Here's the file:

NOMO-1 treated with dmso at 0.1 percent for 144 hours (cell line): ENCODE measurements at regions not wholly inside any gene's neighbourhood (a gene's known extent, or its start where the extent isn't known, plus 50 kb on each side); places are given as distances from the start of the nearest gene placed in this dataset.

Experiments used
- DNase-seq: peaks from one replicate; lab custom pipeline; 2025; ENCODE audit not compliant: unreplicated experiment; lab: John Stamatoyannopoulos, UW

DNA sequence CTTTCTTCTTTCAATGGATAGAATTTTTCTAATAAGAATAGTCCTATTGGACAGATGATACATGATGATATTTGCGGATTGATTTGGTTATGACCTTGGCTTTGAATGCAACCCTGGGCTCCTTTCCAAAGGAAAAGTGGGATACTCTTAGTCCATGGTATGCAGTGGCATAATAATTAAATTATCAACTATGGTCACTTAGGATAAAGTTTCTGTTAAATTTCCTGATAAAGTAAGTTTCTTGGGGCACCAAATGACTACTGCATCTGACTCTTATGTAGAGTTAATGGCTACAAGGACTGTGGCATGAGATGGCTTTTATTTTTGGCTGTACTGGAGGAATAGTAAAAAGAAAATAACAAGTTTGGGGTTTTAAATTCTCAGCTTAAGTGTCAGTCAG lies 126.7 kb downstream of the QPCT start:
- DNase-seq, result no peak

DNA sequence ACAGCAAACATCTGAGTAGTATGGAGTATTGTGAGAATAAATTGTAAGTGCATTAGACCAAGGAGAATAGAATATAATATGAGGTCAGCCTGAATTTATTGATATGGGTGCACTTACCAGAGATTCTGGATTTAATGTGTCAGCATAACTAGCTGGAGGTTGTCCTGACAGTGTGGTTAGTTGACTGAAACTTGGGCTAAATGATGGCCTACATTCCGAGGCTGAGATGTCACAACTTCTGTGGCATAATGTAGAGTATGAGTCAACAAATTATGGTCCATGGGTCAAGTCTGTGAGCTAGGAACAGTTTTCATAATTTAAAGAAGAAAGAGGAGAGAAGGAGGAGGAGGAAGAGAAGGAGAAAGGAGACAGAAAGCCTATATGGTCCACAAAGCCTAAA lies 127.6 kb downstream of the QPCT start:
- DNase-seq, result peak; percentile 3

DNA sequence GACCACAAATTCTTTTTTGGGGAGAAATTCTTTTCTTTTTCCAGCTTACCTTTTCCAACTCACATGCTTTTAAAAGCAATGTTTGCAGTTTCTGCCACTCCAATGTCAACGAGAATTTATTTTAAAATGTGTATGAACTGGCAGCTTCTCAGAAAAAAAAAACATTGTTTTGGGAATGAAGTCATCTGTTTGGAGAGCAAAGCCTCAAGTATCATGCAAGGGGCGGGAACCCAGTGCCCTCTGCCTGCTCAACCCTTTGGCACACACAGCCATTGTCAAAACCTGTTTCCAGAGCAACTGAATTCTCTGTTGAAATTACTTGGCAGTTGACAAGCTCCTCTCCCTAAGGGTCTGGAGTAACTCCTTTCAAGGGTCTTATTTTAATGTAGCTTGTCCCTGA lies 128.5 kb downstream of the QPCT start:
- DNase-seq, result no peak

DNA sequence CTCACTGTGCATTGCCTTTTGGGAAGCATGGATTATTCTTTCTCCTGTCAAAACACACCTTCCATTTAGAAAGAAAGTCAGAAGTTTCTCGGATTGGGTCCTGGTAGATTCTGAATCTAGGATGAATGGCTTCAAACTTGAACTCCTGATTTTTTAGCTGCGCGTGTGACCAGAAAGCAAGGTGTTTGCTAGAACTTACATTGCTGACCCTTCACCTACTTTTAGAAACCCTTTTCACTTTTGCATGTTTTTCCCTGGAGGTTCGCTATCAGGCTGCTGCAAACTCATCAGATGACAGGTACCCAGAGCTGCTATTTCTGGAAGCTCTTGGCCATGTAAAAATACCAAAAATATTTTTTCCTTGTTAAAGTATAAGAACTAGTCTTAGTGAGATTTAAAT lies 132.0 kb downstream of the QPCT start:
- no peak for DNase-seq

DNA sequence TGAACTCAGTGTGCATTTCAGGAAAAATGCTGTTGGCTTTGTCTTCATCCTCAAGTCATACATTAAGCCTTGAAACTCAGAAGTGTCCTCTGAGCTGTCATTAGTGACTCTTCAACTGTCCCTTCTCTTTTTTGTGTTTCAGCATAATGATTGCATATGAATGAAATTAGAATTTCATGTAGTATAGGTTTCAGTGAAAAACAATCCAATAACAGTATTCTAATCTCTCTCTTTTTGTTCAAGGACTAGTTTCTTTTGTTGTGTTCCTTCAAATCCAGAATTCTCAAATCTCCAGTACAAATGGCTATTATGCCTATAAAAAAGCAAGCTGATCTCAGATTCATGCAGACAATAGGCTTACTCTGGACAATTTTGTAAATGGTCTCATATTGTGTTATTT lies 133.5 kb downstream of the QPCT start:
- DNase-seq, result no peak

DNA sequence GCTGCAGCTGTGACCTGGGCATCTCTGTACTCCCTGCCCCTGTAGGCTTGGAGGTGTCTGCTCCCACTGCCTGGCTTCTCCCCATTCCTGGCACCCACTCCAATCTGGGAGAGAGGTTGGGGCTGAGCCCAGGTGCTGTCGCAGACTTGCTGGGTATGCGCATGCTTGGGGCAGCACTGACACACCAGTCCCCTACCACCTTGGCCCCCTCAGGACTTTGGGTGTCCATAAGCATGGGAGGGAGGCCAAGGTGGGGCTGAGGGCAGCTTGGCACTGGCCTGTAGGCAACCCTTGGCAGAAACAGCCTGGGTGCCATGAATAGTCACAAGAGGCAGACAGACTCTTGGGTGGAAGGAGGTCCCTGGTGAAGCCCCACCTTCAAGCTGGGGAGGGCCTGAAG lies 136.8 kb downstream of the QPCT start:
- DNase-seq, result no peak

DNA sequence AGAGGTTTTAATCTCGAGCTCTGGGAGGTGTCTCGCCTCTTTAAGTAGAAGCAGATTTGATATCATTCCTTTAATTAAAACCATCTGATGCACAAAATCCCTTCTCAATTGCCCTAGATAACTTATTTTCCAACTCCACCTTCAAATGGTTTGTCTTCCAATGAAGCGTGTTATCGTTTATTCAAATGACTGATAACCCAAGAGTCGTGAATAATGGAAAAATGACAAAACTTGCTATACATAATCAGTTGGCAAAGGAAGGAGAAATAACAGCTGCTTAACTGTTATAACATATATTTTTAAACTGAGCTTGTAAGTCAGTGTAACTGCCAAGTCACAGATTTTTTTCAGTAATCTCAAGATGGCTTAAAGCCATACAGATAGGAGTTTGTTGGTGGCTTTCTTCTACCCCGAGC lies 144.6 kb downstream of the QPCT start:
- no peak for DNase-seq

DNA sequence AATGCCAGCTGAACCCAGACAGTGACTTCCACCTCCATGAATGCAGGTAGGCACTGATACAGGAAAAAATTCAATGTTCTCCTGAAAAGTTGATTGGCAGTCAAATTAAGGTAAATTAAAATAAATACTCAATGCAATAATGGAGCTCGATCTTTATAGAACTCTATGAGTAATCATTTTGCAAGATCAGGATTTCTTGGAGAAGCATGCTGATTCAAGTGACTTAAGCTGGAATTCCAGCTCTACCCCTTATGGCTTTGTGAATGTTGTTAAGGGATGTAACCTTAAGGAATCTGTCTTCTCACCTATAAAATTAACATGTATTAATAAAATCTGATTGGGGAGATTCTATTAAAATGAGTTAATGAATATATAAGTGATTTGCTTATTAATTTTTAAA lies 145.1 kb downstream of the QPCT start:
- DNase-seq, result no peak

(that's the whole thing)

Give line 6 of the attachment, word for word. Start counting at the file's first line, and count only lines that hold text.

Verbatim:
DNA sequence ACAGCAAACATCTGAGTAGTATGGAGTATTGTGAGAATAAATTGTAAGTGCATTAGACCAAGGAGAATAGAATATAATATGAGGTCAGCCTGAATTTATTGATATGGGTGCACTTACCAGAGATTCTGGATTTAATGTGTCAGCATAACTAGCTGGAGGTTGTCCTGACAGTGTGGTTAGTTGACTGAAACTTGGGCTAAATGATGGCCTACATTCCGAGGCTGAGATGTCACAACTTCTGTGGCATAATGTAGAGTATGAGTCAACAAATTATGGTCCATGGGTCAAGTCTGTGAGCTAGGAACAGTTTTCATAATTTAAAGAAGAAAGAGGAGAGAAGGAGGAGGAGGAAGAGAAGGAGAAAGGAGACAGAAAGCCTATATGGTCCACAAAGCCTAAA lies 127.6 kb downstream of the QPCT start: